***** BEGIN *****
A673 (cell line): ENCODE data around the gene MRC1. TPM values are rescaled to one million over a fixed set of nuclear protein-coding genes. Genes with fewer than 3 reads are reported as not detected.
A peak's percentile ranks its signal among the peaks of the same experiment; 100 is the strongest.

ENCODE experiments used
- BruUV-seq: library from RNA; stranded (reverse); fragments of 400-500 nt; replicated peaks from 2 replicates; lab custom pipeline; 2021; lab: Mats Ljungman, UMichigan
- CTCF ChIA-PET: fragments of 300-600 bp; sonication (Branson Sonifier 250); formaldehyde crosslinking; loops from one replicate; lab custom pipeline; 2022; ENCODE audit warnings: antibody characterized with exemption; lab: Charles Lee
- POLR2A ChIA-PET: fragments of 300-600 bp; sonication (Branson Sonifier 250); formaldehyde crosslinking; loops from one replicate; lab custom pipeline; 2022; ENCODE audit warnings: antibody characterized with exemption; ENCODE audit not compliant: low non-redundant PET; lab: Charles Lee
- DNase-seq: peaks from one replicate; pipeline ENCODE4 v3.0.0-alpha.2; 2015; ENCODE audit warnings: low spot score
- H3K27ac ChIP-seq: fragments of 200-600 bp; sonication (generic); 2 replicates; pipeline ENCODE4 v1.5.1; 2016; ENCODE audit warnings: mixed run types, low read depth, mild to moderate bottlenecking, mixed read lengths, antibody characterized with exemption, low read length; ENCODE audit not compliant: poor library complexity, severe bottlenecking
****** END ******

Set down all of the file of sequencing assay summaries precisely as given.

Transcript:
A673 (cell line): ENCODE data around the gene MRC1. TPM values are rescaled to one million over a fixed set of nuclear protein-coding genes. Genes with fewer than 3 reads are reported as not detected.
A peak's percentile ranks its signal among the peaks of the same experiment; 100 is the strongest.

ENCODE experiments used
- BruUV-seq: library from RNA; stranded (reverse); fragments of 400-500 nt; replicated peaks from 2 replicates; lab custom pipeline; 2021; lab: Mats Ljungman, UMichigan
- CTCF ChIA-PET: fragments of 300-600 bp; sonication (Branson Sonifier 250); formaldehyde crosslinking; loops from one replicate; lab custom pipeline; 2022; ENCODE audit warnings: antibody characterized with exemption; lab: Charles Lee
- POLR2A ChIA-PET: fragments of 300-600 bp; sonication (Branson Sonifier 250); formaldehyde crosslinking; loops from one replicate; lab custom pipeline; 2022; ENCODE audit warnings: antibody characterized with exemption; ENCODE audit not compliant: low non-redundant PET; lab: Charles Lee
- DNase-seq: peaks from one replicate; pipeline ENCODE4 v3.0.0-alpha.2; 2015; ENCODE audit warnings: low spot score
- H3K27ac ChIP-seq: fragments of 200-600 bp; sonication (generic); 2 replicates; pipeline ENCODE4 v1.5.1; 2016; ENCODE audit warnings: mixed run types, low read depth, mild to moderate bottlenecking, mixed read lengths, antibody characterized with exemption, low read length; ENCODE audit not compliant: poor library complexity, severe bottlenecking